Three prominent Georgia industrial recruiters said Tuesday that Newton County is well positioned for growth but cautioned that business activity remains slow.
The recruiters spoke at a luncheon session on business recruitment sponsored by The Covington-Newton County Chamber of Commerce. The three former state officials who now work in the private sector were asked to give their thoughts on recruiting industry in general and the pros and cons faced by the state and Newton County.
Heidi Green, former state commissioner of economic development, noted that industrial expansion has slowed in the past year as companies continue to be skittish about the economy. Several companies have been exploring expansions for two to three years but have delayed making significant investments.
In light of that, existing industries have been a saving grace, said Charlie Gatlin, director of economic development for Electric Cities of Georgia. Power companies are frequently involved in industrial recruitment because businesses are the largest power users.
Gatlin said large industries like SKC, which recently expanded, are doing well, while small and medium-sized industries don't have access to the capital they need to expand.
The chamber is attempting to take advantage of that trend by moving Shannon Davis full-time to working with existing industry retention and expansion.
Office buildings, distribution centers, aerospace and automotive manufacturing are a few sectors that have seen growth recently.
One of Newton County's most pressing goals is to identify which specific industries it wants to attract.
The chamber recently contracted with industrial site selection firm Garner Economics to perform an in-depth market analysis and use that information to identify sectors of industry it wants to attract. The $50,000 study is being paid for by the city, county, chamber and Industrial Development Authority.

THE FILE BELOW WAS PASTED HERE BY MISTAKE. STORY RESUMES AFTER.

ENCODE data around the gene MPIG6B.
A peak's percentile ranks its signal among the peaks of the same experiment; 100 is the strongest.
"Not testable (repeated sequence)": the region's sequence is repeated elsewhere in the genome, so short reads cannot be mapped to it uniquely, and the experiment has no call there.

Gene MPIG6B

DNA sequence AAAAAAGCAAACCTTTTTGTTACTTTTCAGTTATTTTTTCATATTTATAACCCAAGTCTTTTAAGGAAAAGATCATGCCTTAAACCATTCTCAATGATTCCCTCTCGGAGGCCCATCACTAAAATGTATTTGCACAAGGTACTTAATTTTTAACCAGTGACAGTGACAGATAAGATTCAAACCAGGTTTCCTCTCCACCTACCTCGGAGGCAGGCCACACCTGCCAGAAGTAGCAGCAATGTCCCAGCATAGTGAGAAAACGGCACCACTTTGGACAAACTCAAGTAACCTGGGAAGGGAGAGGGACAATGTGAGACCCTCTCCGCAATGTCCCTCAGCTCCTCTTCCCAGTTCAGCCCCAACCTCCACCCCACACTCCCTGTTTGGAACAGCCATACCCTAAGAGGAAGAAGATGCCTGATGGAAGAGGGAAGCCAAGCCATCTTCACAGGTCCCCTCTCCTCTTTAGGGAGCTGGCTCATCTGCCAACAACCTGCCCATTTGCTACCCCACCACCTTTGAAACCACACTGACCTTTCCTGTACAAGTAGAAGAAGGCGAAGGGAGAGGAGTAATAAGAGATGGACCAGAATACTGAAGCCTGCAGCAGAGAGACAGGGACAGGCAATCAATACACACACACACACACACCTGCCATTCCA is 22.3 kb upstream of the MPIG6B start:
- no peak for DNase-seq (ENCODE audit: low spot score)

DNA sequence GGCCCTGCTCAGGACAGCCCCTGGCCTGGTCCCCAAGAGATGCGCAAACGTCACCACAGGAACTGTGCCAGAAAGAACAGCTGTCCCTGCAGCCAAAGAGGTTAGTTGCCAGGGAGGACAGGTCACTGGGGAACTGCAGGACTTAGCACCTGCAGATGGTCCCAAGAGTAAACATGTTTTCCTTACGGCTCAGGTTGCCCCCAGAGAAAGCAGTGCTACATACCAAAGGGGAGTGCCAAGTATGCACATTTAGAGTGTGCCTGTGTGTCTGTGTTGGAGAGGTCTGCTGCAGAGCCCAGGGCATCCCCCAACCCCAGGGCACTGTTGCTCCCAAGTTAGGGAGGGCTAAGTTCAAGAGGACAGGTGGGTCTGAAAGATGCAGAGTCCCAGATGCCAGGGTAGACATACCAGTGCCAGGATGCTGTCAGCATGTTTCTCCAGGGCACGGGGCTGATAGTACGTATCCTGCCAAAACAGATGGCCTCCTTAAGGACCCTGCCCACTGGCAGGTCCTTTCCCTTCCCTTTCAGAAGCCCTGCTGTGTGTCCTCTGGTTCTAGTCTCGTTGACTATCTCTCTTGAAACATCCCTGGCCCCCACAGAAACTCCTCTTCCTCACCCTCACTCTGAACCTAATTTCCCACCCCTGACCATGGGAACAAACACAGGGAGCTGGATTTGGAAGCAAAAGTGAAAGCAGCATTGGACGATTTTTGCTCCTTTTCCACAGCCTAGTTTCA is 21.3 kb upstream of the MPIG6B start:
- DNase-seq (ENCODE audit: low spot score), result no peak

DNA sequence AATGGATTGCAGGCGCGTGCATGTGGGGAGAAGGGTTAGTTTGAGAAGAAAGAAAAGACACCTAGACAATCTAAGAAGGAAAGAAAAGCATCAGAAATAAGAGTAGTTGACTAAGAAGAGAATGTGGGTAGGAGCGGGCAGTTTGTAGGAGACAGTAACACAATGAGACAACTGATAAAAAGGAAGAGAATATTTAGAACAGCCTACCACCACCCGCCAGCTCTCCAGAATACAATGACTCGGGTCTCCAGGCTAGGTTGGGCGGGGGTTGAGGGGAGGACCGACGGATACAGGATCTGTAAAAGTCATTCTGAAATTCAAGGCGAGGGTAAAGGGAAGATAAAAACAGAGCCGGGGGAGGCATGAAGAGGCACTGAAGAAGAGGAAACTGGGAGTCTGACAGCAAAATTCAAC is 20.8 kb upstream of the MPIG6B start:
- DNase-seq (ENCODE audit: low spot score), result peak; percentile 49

One opportunity for Newton County is to recruit more international companies. Green said foreign companies tend to want to cluster together when working in the U.S. SKC is a whole family of companies, and sending officials to take a visit to South Korea to keep up that relationship is not a bad idea.
The devaluation of the dollar has also pushed companies to return to investing in the U.S. itself, as foreign imports lose their price advantage.
When asked to list pros and cons, the experts said Newton County has a lot going for it, including a good regional workforce, easy access to I-20 and an international airport, good regional housing options and strong existing industry. Using those industries to help Newton County attract other companies is also a good tool.
Green did say the county and city of Covington could work to improve some of their blighted areas and improve their websites, putting up information of interest to industries.
Gatlin said incentives continue to be very important and the county needs to decide what it's willing to offer. Randy Cordoza, economic development manager with Atlanta Gas Light Company, said finding any way to save a company will make a community more attractive, including free land or buildings, road improvements and tax credits and abatements.
The experts noted that Newton County had hired the right professionals and needs to continue to work on developing a unified approach to attract industry. Green urged officials to continue to work on being ready to close any deals that do come up.